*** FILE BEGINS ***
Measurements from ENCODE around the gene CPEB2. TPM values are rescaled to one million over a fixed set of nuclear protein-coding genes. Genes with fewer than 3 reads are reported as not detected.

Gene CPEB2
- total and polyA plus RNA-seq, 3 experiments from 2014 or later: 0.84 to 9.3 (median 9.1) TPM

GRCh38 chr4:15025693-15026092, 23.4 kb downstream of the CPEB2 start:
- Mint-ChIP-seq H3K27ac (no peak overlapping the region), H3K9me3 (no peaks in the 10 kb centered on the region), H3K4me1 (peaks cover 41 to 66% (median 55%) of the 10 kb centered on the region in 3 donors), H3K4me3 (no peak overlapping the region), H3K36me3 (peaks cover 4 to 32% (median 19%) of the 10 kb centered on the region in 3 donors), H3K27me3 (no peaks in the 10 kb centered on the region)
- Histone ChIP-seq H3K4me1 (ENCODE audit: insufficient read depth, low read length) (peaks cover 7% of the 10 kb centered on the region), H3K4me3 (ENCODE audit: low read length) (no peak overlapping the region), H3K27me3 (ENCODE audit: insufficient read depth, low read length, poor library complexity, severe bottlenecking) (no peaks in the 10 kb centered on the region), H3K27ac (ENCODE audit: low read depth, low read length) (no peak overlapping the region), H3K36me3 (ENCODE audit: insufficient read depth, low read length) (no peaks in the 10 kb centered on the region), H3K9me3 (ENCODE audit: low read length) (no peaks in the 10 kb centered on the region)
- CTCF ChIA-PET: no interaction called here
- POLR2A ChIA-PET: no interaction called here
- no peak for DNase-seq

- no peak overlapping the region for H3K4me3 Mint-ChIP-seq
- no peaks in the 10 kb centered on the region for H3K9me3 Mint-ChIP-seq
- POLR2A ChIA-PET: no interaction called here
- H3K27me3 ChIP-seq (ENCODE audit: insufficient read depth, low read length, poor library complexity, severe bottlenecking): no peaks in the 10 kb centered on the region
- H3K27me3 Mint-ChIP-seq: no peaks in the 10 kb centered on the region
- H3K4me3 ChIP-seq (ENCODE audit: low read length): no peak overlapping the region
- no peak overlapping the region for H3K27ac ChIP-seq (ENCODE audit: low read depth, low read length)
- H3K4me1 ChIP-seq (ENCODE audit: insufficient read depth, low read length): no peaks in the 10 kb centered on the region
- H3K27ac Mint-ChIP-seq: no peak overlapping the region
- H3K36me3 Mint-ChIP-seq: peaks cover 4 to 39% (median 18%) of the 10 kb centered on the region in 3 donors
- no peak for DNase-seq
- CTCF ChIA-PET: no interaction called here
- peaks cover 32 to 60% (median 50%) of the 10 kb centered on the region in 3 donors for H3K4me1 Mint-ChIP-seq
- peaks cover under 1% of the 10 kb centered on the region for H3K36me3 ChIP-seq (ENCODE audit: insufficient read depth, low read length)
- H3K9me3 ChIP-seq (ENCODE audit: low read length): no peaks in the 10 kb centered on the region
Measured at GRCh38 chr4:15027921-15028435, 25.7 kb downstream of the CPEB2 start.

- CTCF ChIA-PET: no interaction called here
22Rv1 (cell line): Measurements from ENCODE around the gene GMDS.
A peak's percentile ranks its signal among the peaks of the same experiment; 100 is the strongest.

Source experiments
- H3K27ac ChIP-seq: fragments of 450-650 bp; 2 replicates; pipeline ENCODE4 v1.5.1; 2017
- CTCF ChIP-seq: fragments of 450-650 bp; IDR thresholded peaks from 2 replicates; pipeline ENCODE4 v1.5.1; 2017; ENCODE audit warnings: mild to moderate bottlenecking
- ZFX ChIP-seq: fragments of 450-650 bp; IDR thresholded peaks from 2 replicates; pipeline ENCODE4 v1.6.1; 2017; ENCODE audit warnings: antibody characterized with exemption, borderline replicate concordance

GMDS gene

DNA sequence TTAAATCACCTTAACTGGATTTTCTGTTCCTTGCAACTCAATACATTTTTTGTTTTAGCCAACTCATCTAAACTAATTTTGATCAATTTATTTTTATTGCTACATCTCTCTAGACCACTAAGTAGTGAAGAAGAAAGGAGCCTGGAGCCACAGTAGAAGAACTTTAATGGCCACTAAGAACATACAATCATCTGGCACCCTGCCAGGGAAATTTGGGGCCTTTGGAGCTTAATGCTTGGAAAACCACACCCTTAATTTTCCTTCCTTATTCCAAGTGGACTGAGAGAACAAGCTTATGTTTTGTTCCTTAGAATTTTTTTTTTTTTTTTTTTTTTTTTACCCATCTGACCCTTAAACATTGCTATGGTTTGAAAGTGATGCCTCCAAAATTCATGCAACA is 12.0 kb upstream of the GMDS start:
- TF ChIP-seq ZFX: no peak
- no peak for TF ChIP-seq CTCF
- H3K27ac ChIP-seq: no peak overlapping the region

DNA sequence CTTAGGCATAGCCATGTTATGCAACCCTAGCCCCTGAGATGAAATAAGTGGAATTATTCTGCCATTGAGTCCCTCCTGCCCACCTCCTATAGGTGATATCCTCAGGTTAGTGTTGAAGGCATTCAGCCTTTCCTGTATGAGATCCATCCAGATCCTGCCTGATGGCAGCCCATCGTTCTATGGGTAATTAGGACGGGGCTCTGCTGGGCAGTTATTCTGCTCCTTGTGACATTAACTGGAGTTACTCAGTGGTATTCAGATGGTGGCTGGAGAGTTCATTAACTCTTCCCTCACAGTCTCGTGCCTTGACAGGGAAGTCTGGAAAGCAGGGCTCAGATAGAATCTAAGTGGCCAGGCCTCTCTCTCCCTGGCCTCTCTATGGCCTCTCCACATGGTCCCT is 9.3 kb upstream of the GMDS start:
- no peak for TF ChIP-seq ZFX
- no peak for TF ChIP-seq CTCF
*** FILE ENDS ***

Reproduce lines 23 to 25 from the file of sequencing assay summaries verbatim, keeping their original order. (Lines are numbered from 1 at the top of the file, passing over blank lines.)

- peaks cover under 1% of the 10 kb centered on the region for H3K36me3 ChIP-seq (ENCODE audit: insufficient read depth, low read length)
- H3K9me3 ChIP-seq (ENCODE audit: low read length): no peaks in the 10 kb centered on the region
Measured at GRCh38 chr4:15027921-15028435, 25.7 kb downstream of the CPEB2 start.